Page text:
• Health and wellness programs, nutritional and chemical dependency counseling, yoga, massage, and acupuncture services
  • Healthy living seminars, cooking classes, on-site haircuts, and stress reduction workshops
  • Meditation rooms
  • Flexible vacation and extended maternal/parental leave
  • Subsidized dining facilities and in-house nap rooms
  • Ergonomic workstations with standing desks and stability balls
  • Paid gym and sports memberships
  • Corporate community service days and donor gift matching programs
Tech and startup companies set the bar for the evolving expectations of today’s workforce. This phenomenon has trickled down to other industries such as hospitality. We have identified three companies that have achieved an evolved work environment across the hospitality sector and as a result they are experiencing better retention and attracting top talent. This is noteworthy in today’s labor market where tenures can be short and competition for employees is at an all-time high.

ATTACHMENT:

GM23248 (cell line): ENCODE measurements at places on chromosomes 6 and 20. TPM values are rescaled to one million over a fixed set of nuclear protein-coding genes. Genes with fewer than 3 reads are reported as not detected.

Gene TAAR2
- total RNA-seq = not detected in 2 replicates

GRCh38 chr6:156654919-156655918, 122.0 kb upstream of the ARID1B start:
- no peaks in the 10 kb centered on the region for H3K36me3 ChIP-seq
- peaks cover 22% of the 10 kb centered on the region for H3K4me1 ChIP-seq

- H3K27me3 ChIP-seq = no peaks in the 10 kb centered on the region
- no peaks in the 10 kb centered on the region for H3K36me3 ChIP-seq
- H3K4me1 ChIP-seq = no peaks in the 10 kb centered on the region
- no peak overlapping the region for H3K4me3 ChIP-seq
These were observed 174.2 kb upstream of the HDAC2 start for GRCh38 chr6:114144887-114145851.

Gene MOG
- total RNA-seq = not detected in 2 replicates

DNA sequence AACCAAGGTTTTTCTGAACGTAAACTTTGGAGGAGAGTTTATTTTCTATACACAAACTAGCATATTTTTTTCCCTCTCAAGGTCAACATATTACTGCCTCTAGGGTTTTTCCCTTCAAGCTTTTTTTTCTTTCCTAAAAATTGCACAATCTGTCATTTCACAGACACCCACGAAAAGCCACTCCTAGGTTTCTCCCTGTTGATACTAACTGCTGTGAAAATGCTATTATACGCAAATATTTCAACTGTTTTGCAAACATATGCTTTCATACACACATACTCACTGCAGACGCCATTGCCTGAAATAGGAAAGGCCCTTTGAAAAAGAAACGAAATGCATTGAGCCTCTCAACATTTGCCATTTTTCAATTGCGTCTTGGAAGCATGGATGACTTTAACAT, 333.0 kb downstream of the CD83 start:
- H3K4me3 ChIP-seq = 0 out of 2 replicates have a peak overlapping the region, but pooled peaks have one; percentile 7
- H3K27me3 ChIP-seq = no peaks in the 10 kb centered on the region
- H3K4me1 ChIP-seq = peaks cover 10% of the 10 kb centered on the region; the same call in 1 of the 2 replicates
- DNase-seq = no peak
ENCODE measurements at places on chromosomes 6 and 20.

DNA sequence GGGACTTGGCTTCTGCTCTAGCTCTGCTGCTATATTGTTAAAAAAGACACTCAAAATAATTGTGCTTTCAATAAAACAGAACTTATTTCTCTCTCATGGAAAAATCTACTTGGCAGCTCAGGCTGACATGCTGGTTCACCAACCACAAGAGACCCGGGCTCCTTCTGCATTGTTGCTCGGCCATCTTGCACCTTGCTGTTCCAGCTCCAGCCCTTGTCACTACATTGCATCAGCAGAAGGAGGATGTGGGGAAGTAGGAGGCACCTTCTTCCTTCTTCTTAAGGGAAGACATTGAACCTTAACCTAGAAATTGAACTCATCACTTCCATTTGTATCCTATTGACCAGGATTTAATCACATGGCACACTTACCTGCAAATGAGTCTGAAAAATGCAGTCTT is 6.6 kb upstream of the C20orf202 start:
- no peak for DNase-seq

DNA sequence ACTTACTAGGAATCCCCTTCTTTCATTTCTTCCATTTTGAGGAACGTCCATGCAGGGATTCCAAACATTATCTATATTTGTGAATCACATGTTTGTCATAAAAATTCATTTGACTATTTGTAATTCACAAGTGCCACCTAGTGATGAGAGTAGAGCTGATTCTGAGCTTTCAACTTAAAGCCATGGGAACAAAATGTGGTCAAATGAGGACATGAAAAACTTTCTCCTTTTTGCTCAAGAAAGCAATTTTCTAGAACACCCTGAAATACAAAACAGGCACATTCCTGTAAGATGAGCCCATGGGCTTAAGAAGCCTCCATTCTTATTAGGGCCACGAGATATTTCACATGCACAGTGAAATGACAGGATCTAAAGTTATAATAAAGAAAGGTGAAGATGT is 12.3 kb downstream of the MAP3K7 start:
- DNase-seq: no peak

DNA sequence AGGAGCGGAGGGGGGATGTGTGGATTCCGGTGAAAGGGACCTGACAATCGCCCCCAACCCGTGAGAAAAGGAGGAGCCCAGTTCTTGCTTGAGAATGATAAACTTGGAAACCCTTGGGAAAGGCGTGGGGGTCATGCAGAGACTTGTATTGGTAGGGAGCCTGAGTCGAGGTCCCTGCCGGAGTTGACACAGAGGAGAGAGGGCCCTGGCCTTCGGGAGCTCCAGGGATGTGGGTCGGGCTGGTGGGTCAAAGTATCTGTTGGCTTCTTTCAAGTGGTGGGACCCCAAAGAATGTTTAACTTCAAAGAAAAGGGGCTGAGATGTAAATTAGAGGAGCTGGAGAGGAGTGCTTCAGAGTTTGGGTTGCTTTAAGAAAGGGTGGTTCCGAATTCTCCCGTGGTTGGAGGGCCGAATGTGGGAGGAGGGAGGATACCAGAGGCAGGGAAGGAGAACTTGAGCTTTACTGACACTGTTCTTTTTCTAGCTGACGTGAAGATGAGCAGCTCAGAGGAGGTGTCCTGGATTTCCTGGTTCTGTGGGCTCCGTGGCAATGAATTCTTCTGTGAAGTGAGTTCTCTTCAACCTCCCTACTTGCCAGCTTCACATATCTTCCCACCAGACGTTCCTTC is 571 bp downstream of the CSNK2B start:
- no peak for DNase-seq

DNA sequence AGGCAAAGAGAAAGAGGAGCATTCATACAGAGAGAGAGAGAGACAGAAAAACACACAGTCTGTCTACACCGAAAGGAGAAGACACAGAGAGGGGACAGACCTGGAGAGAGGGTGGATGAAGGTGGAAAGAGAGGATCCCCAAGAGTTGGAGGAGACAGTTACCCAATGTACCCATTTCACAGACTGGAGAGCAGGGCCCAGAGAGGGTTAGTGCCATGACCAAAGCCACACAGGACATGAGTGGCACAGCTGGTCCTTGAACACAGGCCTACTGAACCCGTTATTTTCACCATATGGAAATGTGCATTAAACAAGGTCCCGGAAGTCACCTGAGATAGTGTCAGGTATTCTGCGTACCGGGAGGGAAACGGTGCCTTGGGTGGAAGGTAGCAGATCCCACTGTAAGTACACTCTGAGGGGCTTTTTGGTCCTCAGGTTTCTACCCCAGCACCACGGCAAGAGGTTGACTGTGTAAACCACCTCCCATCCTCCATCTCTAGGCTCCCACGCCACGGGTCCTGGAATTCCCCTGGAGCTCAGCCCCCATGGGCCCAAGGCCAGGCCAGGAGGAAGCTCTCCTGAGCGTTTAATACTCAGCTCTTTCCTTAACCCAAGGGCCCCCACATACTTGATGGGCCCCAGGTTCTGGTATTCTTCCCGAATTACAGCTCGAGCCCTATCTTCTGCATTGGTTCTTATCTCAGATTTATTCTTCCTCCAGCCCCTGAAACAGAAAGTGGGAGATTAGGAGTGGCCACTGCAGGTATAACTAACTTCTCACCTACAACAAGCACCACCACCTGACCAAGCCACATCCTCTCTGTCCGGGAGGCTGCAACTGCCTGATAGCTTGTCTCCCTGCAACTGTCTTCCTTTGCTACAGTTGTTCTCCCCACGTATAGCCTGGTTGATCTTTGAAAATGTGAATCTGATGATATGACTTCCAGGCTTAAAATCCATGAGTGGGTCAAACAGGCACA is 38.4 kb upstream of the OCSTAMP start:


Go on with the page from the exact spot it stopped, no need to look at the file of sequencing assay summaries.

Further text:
Hospitality Technology

Squaremouth Inc. is a digital company that has achieved a unique balance of work and fun in their office. This emerging tech leader in the digital travel industry has a workforce of 75% millennials and a 97% approval rating from its employees. Squaremouth quickly identified that you don’t always have to incentivize employees with money. It’s the intangibles that build loyalty from millennials, a generation that average a one-year tenure with a company.